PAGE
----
33. There have been suggestions that multilateral development banks should transition from giving loans to outright grants.13 Loans can also help a country smooth its financial resources in the face of a temporary, reversible liquidity shortage. However, for countries suffering from a protracted solvency problem loans may only worsen their situation. Loans are also more appropriate for some forms of support, notably for infrastructure investments and other longer-term, commercially viable projects. The financing gap for infrastructure in Africa is also large.

34. Were the UK government to start using bilateral loans as an aid instrument, it should avoid target systems that could encourage inappropriate lending, and exercise caution over the countries lent to, bearing in mind that loans are unlikely to be the most appropriate aid instrument for many poorer countries suffering from long-term resource constraints. The UK could also consider following Norway in aligning its lending policies with UNCTAD’s principles of responsible lending.14

The Balance between DFID Bilateral and Multilateral Aid

35. An accountability gap—real or perceived—will always exist with core multilateral funding. This form of aid can have comparative advantages over bilateral aid, not least in reducing the number of different donors and their own mechanisms that need to be dealt with. There is no ideal proportion of ODA that should be provided bilaterally or multilaterally. Individual decisions should depend on context, with an understanding of other international and domestic resources that might be available and relative comparative advantages in different situations.

36. At 65.2% of total net ODA in 2012, the share of UK bilateral aid is below the all-DAC donor figure (71.1%), and is 7th lowest among DAC country donors. It is notable that the seven donors with the largest multilateral ODA shares are all EU member states and that a substantial proportion of those donors’ ODA is provided via the EU.


[Source: OECD DAC database, table 1, net ODA in constant 2011 prices, accessed 3 October 2013]

37. The UK has an established system for managing multilateral aid relationships. DFID’s Multilateral Aid Review provides a mechanism for ensuring effectiveness of money given multilaterally. The UK is seen as a leader in this area, and other donors have adopted elements of the MAR. One possibility would be for the UK to seek wider use of its methodology among like-minded donors, and increasing inter-linkages and harmonisation of cycles with other existing mechanisms, including the Multilateral Organisation Performance Assessment Network (MOPAN), the 17-donor network carrying out joint assessments. This would help keep administrative costs down and so maximise the amount of ODA available to be transferred to developing countries for poverty reduction. There is also a role for the International Aid Transparency Initiative to provide transparency and accountability of aid provided through multilateral organisations.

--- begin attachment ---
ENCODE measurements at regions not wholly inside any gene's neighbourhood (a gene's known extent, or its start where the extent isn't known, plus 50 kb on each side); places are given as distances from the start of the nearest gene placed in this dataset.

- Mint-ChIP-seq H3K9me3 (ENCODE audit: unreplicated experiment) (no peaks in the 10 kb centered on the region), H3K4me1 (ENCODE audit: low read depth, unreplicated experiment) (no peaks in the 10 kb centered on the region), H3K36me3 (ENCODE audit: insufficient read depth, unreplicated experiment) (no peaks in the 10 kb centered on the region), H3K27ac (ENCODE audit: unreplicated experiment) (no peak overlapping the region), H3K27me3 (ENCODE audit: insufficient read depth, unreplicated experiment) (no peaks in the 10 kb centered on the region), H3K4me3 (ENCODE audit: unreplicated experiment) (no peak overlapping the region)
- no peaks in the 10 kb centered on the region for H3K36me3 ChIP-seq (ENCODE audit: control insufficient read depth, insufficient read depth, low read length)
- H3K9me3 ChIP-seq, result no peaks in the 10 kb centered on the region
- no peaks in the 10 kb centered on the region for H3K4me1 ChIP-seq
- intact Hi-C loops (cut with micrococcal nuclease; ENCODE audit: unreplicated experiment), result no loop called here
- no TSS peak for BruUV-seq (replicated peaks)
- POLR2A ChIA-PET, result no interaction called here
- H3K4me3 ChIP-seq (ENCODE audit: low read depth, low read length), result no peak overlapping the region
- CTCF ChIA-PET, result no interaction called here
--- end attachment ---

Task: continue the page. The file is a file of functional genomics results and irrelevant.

September 2013

1 Purchasing Power Parity (PPP) attempts to account for differences in buying power across different countries. The $1.25 a day international extreme poverty threshold is also based on PPP, in 2005 prices.

2 UN, Outcome Document of Special Event (on post-2015 development agenda), 25 September 2013;

3 US$185.5 million in 2011 (gross disbursements of ODA to all developing countries from DAC donors and multilaterals). Source: OECD DAC database, accessed 10 October 2013,

4 Source: OECD DAC database, table 1 accessed 26 July 2013 (for DAC members at that time).

5 Treasury Select Committee, Spending Review 2013 report, para 19;

6 REF 2009 IDC report and oral evidence from Minister The then government’s response on this was: We would like the IDC to make public information about how non-DFID ODA will be spent in the coming years and detail measures it will take to ensure that all ODA spending is delivered utilised solely for development objectives

7 Budget allocations for many departments for 2013 and 2014 are stated in HC Deb 13 September 2013, c916W and for 2015-16 in HC Deb 18 July 2013 c938W. These figures are not directly comparable with those for 2012 in DFID/ONS, Provisional UK ODA as a proportion of Gross National Income 2012 statistical release, March 2013.

8 See for example, DFID’s evidence to this inquiry, para 6, although of course DFID’s ODA is under the terms of the International Development Act 2012.

9 Specifically, having been classified as “high income” in the three years prior to a periodic DAC review.

10 CDC provides equity investments. It recently re-focused on poverty-related investments in South Asia and sub-Saharan Africa, where the majority of extreme poor people currently live.

11 Note that the y-axis is a logarithmic scale, the zeros on the axis are 0.1, 0.01 and 0.001 million.

12 See DFID supplementary evidence to this inquiry, July 2013

13 The 2000 Meltzer Commission called for this (Report of the International Financial Institution Advisory Commission, Department of Treasury, Washington, 2000). A 2005 paper by Bulow & Rogoff concluded “the case for shifting to a grants-only multilateral regime seems compelling” (


Prepared 11th February 2014